This research seminar contributes to the achievement of learning outcomes 4a and 4c (to give and write a clear and well-argued oral and written presentation on a research topic in accordance with academic standards) of the study programme Classics and Ancient Civilizations.
The timetable is available on the MA Classics and Ancient Civilizations website and the Research MA Classics and Ancient Civilizations website.
Mode of instruction
Attending classes: 28 hours
Preparing classes (reading fragments and secondary literature, writing commentaries): 14 x 4 = 56 hours
in case of 5 EC:
Preparing short oral or written presentations: 14 hours
Preparing paper (1500 words): 42 hours
in case of 10 EC:
Preparing short oral or written presentations: 42 hours
Preparing paper (5000 words): 140 hours
In case of 5 EC:
Active participation including minipresentation, preparation of the pensum, writing commentaries (40%)
Midterm assignment (translation & questions) (30%)
Paper (1500 words) (30%)
In case of 10 EC:
Active participation including minipresentation, preparation of the pensum, writing commentaries (20%)
Midterm assignment (translation & questions) (15%)
Paper (1500 words) (15%)
Paper (5000 words) (50%): this paper can be based on or even include the 1500-words-paper
Deadline papers: 8 jan 2020
The requirements for MA and ResMA students are differentiated: ResMA students are expected to come up with their own original research topic, find literature, and write a scholarly report; MA students may expect more help in choosing their topic and their papers may consist of an assessment of the status quaestionis on a given question.
The 1500 word-papers will be discussed at the final meeting “paper & response”. Students are welcome to revise thise version and to incorporate the feedback given by the instructor and the classmates. The grade will then be based on this final version, deadline 8 January.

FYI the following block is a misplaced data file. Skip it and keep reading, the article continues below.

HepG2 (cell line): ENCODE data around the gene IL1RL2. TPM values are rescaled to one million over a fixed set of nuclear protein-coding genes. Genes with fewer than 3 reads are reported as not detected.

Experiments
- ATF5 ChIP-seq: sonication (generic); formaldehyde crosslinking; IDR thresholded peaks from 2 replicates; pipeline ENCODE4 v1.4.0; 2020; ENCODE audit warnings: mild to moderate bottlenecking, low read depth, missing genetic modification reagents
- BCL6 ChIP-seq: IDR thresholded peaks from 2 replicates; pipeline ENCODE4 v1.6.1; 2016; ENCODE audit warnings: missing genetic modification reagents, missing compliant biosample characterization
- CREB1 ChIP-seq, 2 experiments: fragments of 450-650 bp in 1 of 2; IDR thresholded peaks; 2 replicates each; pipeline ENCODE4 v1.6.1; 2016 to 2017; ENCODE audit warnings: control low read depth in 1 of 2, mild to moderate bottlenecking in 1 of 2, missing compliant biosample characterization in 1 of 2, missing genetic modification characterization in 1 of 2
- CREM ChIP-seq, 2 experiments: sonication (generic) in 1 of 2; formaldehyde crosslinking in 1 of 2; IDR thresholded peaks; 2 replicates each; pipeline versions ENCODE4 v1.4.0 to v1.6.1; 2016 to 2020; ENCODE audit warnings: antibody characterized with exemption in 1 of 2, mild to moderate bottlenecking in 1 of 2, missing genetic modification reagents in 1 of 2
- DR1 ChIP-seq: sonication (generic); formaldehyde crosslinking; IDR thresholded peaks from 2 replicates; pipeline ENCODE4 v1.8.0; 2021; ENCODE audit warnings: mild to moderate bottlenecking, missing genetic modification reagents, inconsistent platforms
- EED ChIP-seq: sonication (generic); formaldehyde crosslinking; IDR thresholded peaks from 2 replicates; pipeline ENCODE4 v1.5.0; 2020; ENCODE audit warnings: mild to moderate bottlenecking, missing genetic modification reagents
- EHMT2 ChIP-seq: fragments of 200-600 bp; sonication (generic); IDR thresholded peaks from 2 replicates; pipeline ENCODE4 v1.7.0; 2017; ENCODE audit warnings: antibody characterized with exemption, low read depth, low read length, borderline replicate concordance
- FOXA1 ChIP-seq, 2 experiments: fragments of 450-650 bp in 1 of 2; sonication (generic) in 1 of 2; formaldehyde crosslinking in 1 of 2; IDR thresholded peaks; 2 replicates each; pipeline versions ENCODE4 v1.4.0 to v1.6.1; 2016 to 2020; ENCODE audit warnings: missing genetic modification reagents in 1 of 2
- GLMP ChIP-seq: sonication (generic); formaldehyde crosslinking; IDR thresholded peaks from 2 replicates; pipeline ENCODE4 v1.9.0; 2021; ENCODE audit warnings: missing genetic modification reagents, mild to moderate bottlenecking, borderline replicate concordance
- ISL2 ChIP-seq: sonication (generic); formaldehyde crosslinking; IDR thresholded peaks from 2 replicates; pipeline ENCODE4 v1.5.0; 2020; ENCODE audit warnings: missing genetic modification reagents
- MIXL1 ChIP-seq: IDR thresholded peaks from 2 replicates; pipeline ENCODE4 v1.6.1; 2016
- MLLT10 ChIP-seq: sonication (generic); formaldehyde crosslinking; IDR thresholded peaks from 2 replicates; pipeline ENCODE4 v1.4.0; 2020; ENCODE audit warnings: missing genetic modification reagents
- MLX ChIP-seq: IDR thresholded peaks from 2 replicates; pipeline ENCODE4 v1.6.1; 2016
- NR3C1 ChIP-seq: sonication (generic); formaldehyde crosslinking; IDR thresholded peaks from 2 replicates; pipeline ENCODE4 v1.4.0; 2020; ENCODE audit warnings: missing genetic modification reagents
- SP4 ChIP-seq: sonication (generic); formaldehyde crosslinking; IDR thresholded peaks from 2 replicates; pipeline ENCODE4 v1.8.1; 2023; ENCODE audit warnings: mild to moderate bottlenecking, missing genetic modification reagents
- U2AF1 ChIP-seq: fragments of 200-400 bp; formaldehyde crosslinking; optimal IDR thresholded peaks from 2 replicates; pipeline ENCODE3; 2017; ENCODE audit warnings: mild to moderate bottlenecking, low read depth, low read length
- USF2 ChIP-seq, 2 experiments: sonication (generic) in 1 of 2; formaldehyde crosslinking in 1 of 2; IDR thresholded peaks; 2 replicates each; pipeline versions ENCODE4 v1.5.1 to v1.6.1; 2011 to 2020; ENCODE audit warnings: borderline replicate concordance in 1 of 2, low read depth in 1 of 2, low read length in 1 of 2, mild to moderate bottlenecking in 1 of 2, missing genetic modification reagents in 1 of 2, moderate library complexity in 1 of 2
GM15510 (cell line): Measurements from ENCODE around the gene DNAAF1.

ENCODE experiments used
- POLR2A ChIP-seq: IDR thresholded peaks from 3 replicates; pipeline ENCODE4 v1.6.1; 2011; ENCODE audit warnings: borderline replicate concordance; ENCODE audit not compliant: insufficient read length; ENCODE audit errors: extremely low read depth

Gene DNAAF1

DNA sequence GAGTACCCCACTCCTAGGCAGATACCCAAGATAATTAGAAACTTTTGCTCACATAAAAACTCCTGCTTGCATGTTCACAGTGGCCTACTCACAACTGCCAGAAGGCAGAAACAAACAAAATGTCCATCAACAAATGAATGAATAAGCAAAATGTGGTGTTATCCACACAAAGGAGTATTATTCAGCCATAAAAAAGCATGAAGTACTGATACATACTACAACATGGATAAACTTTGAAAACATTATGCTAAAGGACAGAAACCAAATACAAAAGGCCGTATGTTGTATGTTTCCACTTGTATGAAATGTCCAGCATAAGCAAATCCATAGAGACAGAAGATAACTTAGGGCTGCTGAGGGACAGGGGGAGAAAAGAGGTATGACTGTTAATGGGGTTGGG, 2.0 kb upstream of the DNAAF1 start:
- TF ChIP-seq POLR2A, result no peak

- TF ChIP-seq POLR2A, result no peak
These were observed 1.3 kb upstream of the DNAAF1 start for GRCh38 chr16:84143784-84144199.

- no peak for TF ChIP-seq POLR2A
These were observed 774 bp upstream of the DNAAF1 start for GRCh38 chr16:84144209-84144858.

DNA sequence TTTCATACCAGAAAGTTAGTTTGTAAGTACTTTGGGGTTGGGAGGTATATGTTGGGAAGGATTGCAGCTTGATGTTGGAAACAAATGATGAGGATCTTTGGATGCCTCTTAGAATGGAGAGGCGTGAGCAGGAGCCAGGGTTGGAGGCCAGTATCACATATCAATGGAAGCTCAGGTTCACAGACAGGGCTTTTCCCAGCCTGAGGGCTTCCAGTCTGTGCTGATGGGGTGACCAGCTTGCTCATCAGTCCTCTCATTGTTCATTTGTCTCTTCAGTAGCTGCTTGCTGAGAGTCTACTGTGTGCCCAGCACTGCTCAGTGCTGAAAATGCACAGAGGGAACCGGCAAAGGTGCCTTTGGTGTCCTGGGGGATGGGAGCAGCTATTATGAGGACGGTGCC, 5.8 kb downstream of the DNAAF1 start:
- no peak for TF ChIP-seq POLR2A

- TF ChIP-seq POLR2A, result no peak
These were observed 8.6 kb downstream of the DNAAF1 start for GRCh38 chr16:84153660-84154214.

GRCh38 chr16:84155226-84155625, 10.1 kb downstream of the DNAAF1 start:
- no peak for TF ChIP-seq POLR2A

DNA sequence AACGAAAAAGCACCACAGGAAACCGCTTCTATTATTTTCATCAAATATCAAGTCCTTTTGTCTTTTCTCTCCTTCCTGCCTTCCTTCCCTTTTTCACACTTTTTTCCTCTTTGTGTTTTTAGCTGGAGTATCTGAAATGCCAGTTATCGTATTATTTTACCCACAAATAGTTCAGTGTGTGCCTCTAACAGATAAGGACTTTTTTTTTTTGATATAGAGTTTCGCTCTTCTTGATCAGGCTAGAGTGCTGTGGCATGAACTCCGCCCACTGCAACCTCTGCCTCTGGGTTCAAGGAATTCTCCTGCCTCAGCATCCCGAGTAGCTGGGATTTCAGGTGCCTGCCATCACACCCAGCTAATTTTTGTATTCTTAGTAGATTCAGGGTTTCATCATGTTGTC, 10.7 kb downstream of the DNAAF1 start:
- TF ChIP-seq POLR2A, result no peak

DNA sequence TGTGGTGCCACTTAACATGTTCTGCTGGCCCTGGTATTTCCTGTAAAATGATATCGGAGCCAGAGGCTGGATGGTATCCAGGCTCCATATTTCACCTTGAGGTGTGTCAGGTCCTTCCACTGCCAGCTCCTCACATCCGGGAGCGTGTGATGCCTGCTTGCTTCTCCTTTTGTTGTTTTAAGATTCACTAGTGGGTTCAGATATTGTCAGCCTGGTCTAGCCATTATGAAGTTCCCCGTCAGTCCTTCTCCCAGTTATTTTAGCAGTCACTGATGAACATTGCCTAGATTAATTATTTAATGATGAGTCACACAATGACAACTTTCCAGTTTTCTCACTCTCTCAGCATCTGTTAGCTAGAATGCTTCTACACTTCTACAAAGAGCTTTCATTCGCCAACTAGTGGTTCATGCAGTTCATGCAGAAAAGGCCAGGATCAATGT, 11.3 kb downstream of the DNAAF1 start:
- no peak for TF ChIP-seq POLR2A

The final mark for the course is established by determining the weighted average of the examination components mentioned above.
If the overall mark is unsatisfactory, either the written exam or the paper can be repeated after consultation with the teacher. The marks for the oral presentation and the response will still count in such a case.
Inspection and feedback
How and when an exam review will take place will be disclosed together with the publication of the exam results at the latest. If a student requests a review within 30 days after publication of the exam results, an exam review will have to be organized.
Blackboard is used to upload powerpoints, handouts and papers. Secondary literature will be available via the University Library.
- Tragicorum Romanorum Fragmenta, vol. 2: Ennius, ed. G. Manuwald, Göttingen 2012.
- Ennius: Jocelyn, H.D.: The tragedies of Ennius, Cambridge 1967.
General Introduction to Roman Republican Tragedy:
Manuwald, G.: Roman Drama. A Reader, London 2010.
Manuwald, G: Roman Republican Theatre, Cambridge 2011.
Most, G. W. (ed.) Collecting fragments = Fragmente sammeln, Göttingen, 1997.
Tronzo W. (ed.): The Fragment - An Incomplete History. Los Angeles 2009.
Enrolment through uSis is mandatory.
General information about uSis is available on the website.
Students are required to attend the classes regularly, to be fully prepared and to join the discussions.